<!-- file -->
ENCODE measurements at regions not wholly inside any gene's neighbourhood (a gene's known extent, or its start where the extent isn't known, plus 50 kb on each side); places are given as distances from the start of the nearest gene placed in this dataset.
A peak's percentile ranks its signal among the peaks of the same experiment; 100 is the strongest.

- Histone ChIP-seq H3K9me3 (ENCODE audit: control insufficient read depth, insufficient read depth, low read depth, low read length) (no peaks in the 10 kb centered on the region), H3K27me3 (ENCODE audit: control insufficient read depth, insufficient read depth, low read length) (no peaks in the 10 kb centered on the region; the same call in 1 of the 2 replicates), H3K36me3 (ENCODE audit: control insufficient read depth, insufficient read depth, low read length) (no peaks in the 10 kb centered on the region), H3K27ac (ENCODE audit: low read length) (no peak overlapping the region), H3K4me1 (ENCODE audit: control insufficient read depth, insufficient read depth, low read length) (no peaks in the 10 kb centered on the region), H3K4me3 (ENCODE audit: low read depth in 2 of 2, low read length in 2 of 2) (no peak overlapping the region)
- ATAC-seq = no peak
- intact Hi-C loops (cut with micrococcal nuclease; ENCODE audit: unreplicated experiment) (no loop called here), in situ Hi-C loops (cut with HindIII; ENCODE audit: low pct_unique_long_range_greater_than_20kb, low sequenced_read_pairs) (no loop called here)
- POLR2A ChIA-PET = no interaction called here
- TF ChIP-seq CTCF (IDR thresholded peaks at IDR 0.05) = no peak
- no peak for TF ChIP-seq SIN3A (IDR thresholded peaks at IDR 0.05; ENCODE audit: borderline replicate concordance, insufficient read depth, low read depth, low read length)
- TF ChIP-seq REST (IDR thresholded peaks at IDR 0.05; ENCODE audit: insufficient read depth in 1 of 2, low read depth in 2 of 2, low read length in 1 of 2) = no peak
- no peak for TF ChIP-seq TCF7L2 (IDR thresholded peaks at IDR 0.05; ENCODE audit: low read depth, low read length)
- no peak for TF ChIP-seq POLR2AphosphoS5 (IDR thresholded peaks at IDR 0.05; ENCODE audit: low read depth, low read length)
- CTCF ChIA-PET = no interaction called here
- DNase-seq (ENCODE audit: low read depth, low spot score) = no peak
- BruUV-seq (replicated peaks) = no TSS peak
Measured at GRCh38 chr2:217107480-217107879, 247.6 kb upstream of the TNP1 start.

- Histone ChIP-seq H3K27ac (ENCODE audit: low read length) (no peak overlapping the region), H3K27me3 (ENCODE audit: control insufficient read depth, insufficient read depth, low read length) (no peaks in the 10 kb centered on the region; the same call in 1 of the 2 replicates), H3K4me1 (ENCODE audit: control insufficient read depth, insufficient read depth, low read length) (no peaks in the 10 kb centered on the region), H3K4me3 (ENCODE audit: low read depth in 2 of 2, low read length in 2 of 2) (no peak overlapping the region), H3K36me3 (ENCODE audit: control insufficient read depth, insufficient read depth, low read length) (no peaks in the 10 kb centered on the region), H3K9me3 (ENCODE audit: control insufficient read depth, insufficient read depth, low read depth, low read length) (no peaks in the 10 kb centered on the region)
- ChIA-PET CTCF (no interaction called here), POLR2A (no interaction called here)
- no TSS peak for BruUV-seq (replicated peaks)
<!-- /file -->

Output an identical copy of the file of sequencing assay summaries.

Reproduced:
ENCODE measurements at regions not wholly inside any gene's neighbourhood (a gene's known extent, or its start where the extent isn't known, plus 50 kb on each side); places are given as distances from the start of the nearest gene placed in this dataset.
A peak's percentile ranks its signal among the peaks of the same experiment; 100 is the strongest.

- Histone ChIP-seq H3K9me3 (ENCODE audit: control insufficient read depth, insufficient read depth, low read depth, low read length) (no peaks in the 10 kb centered on the region), H3K27me3 (ENCODE audit: control insufficient read depth, insufficient read depth, low read length) (no peaks in the 10 kb centered on the region; the same call in 1 of the 2 replicates), H3K36me3 (ENCODE audit: control insufficient read depth, insufficient read depth, low read length) (no peaks in the 10 kb centered on the region), H3K27ac (ENCODE audit: low read length) (no peak overlapping the region), H3K4me1 (ENCODE audit: control insufficient read depth, insufficient read depth, low read length) (no peaks in the 10 kb centered on the region), H3K4me3 (ENCODE audit: low read depth in 2 of 2, low read length in 2 of 2) (no peak overlapping the region)
- ATAC-seq = no peak
- intact Hi-C loops (cut with micrococcal nuclease; ENCODE audit: unreplicated experiment) (no loop called here), in situ Hi-C loops (cut with HindIII; ENCODE audit: low pct_unique_long_range_greater_than_20kb, low sequenced_read_pairs) (no loop called here)
- POLR2A ChIA-PET = no interaction called here
- TF ChIP-seq CTCF (IDR thresholded peaks at IDR 0.05) = no peak
- no peak for TF ChIP-seq SIN3A (IDR thresholded peaks at IDR 0.05; ENCODE audit: borderline replicate concordance, insufficient read depth, low read depth, low read length)
- TF ChIP-seq REST (IDR thresholded peaks at IDR 0.05; ENCODE audit: insufficient read depth in 1 of 2, low read depth in 2 of 2, low read length in 1 of 2) = no peak
- no peak for TF ChIP-seq TCF7L2 (IDR thresholded peaks at IDR 0.05; ENCODE audit: low read depth, low read length)
- no peak for TF ChIP-seq POLR2AphosphoS5 (IDR thresholded peaks at IDR 0.05; ENCODE audit: low read depth, low read length)
- CTCF ChIA-PET = no interaction called here
- DNase-seq (ENCODE audit: low read depth, low spot score) = no peak
- BruUV-seq (replicated peaks) = no TSS peak
Measured at GRCh38 chr2:217107480-217107879, 247.6 kb upstream of the TNP1 start.

- Histone ChIP-seq H3K27ac (ENCODE audit: low read length) (no peak overlapping the region), H3K27me3 (ENCODE audit: control insufficient read depth, insufficient read depth, low read length) (no peaks in the 10 kb centered on the region; the same call in 1 of the 2 replicates), H3K4me1 (ENCODE audit: control insufficient read depth, insufficient read depth, low read length) (no peaks in the 10 kb centered on the region), H3K4me3 (ENCODE audit: low read depth in 2 of 2, low read length in 2 of 2) (no peak overlapping the region), H3K36me3 (ENCODE audit: control insufficient read depth, insufficient read depth, low read length) (no peaks in the 10 kb centered on the region), H3K9me3 (ENCODE audit: control insufficient read depth, insufficient read depth, low read depth, low read length) (no peaks in the 10 kb centered on the region)
- ChIA-PET CTCF (no interaction called here), POLR2A (no interaction called here)
- no TSS peak for BruUV-seq (replicated peaks)